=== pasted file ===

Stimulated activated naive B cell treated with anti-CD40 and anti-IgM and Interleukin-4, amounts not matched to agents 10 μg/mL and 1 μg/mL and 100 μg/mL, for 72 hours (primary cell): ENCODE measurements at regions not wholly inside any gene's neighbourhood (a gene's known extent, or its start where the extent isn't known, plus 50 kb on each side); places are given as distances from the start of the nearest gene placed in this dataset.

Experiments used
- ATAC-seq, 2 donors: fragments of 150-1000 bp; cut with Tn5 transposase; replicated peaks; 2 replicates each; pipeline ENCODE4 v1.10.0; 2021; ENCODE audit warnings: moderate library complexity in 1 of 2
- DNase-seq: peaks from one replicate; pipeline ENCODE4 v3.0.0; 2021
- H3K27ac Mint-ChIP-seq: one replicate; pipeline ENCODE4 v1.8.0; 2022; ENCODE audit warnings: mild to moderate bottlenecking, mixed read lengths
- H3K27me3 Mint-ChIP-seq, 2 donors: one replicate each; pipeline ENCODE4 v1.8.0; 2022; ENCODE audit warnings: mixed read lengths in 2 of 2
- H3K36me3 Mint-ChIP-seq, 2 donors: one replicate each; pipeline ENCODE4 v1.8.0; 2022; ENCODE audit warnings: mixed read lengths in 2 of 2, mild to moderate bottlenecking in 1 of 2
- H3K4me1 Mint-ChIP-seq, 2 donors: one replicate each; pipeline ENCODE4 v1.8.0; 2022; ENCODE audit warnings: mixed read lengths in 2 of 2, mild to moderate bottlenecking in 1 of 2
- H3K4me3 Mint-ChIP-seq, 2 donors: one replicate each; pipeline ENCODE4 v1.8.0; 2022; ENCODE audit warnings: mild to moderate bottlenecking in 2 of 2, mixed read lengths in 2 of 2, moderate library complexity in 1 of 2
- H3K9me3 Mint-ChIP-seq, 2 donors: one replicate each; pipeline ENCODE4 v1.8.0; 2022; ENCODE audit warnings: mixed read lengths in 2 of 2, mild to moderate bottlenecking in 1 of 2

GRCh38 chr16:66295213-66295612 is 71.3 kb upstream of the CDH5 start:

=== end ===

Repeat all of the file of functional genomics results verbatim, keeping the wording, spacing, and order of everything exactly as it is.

Stimulated activated naive B cell treated with anti-CD40 and anti-IgM and Interleukin-4, amounts not matched to agents 10 μg/mL and 1 μg/mL and 100 μg/mL, for 72 hours (primary cell): ENCODE measurements at regions not wholly inside any gene's neighbourhood (a gene's known extent, or its start where the extent isn't known, plus 50 kb on each side); places are given as distances from the start of the nearest gene placed in this dataset.

Experiments used
- ATAC-seq, 2 donors: fragments of 150-1000 bp; cut with Tn5 transposase; replicated peaks; 2 replicates each; pipeline ENCODE4 v1.10.0; 2021; ENCODE audit warnings: moderate library complexity in 1 of 2
- DNase-seq: peaks from one replicate; pipeline ENCODE4 v3.0.0; 2021
- H3K27ac Mint-ChIP-seq: one replicate; pipeline ENCODE4 v1.8.0; 2022; ENCODE audit warnings: mild to moderate bottlenecking, mixed read lengths
- H3K27me3 Mint-ChIP-seq, 2 donors: one replicate each; pipeline ENCODE4 v1.8.0; 2022; ENCODE audit warnings: mixed read lengths in 2 of 2
- H3K36me3 Mint-ChIP-seq, 2 donors: one replicate each; pipeline ENCODE4 v1.8.0; 2022; ENCODE audit warnings: mixed read lengths in 2 of 2, mild to moderate bottlenecking in 1 of 2
- H3K4me1 Mint-ChIP-seq, 2 donors: one replicate each; pipeline ENCODE4 v1.8.0; 2022; ENCODE audit warnings: mixed read lengths in 2 of 2, mild to moderate bottlenecking in 1 of 2
- H3K4me3 Mint-ChIP-seq, 2 donors: one replicate each; pipeline ENCODE4 v1.8.0; 2022; ENCODE audit warnings: mild to moderate bottlenecking in 2 of 2, mixed read lengths in 2 of 2, moderate library complexity in 1 of 2
- H3K9me3 Mint-ChIP-seq, 2 donors: one replicate each; pipeline ENCODE4 v1.8.0; 2022; ENCODE audit warnings: mixed read lengths in 2 of 2, mild to moderate bottlenecking in 1 of 2

GRCh38 chr16:66295213-66295612 is 71.3 kb upstream of the CDH5 start: